Author: ‘The Midwife of Venice’

Roberta Rich lives three to four months of the year in Mexico. She likes it there, and has a small and sunny studio in back of the house she shares with her husband, where she can write without interruption by either guest or phone.

Normally I would never lead with such a humdrum detail as where a writer works. The answer is always one of two places: either a small and sunny studio, or the sort of wooden closet where penitent seminary students cry out their sins. Those looking for a Master’s Thesis might want to consider comparing the spaces where books are written and the tone and topic of the results.

However, because of the Mexican location, I can easily understand why Rich gets those uninterrupted days. Despite dialing correctly four times (with the number confirmed by the ever-alert Random House Canada publicist), I four times increasingly annoyed a Mexican woman to whom the call had been routed. She spoke no English; I don’t speak Spanish so therefore being Canadian I tried French. One never knows.

No it didn’t work.

At the risk of setting loose a chain of events that would end with the ritual burning of the NAFTA Trade Treaty, I tried a fifth time and this time the voice on the other end was a pleasant woman with no trace of either anger or Spanish. It was Roberta Rich. When she eventually reads this, I am taking the opportunity here to apologize for spending the first moments of our conversation babbling like a burst pop bottle about the flaws of the modern telecommunications systems.

I’d very much enjoyed ‘ HYPERLINK “” The Midwife of Venice’ with a story of romance in the sixteenth century amidst a backdrop of the prejudice inflicted by Catholics upon Jews. When I reviewed it, I mentioned that I thought it set up well for a sequel. That was my first question.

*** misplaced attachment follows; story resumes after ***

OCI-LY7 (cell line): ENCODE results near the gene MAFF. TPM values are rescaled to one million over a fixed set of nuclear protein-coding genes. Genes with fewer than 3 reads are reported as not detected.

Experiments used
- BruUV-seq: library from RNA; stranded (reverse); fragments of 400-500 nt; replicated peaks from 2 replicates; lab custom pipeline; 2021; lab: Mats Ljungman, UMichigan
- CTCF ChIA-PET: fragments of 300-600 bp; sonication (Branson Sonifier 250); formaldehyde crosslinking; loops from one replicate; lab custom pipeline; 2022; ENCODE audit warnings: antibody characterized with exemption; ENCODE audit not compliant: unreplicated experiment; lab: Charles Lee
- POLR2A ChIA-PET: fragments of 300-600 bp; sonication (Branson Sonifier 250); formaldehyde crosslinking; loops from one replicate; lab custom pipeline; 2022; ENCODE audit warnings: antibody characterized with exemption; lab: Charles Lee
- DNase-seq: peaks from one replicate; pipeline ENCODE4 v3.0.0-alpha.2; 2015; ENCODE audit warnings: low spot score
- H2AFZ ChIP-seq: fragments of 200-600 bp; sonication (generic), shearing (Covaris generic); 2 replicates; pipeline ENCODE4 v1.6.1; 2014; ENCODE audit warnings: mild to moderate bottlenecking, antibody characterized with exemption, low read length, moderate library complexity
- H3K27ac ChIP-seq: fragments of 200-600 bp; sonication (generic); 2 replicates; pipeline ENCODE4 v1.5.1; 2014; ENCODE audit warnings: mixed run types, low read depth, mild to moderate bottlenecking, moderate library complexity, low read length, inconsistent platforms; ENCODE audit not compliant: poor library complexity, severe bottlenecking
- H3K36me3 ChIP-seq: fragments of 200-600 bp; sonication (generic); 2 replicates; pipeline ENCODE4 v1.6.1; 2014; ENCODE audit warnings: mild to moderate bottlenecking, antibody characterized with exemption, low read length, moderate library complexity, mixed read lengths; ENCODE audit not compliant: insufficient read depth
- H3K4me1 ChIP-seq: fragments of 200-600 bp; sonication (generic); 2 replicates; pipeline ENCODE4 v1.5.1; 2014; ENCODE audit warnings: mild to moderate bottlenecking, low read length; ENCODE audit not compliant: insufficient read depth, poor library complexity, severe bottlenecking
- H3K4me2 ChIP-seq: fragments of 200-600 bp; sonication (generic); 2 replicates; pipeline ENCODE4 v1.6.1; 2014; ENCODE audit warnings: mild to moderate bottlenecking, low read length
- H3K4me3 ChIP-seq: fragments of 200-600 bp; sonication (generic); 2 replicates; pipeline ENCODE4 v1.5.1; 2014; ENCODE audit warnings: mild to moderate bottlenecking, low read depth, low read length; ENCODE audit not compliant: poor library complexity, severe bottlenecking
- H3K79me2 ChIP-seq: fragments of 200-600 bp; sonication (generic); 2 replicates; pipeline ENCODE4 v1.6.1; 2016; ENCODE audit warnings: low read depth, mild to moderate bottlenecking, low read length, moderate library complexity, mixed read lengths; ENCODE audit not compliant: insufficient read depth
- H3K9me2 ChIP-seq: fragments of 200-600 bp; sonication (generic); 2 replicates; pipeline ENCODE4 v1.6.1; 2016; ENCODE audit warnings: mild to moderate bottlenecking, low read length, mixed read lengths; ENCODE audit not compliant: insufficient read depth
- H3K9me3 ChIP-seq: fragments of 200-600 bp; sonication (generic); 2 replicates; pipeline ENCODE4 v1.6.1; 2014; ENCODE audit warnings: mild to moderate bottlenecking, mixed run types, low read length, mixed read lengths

I’m please to report, well I can’t report much actually. Roberta Rich is working on the sequel and it does sound like it will contain a series of sharp yet logical plot twists. She does not want to put a deadline as to when the next book will come out, as writing historical novels requires intensive research over a period as longa s is necessary. My guess would be about two years, but that is strictly my guess.

In the meantime, ‘ HYPERLINK “” The Midwife of Venice’ is enjoying exceptionally string sales. As of our conversation on March 2, 2011, it ranked as Number Eight on the ‘Globe & Mail’ best-seller list for Canada, and Number One on the  HYPERLINK “” Amazon Canada list for Historical Fiction. Now that is an exceptional debut. The book has been picked up in Germany and Turkey and will soon be announced as published in the U.S. I’d say buy an original edition while you can.

One of the background features I most enjoyed in Rich’s novel were the references to the Moslem view of both Jews and Catholics. This I strongly believe will feature more prominently in the sequel. I mentioned the Caliphate of Constantinople/Istanbul as being a sanctuary for the Jews. She added, ‘Yes, the Ottomans were quite tolerant of both Jews and Catholics. I believe they were able to operate autonomously within the borders. The Moslems saw the value of having the Jewish traders and tghey were proven right.’

We also discussed Roberta Rich’s prowess as a writer. She feels that putting together the plot is her weakest skill. I don’t agree, but what do I know? However, she has a very good eye for settings. ‘The Midwife of Venice’ emerged from a trip Rich and her husband took to Venice in 2007. While there, she visited the historic Jewish ghetto, and actually saw the birthing rooms and the famous birthing spoons that eventually serve as the catalyst for much of the novel.

Her greatest enjoyment is in dialogue. Rich uses the same technique as F. Scott Fitzgerald among others of writing snatches of dialogue as they occur to her and keeping them in a notebook, to be pulled out as needed. Mostly though, her dialogue is emergent from a stage-like imagination. ‘I like to invent these great characters and put them in places where they can interact. I watch them and write down what I see.’

It was quite pleasant chatting with someone just on the rising crest of international fame. Writers as a group are very amiable and helpful people – do take one for lunch sometime – so it is exceptionally fun to talk to someone just as they’ve realized they’ve made it. Good for Roberta Rich.
And that’s the final word.

Posted by Hubert O’Hearn


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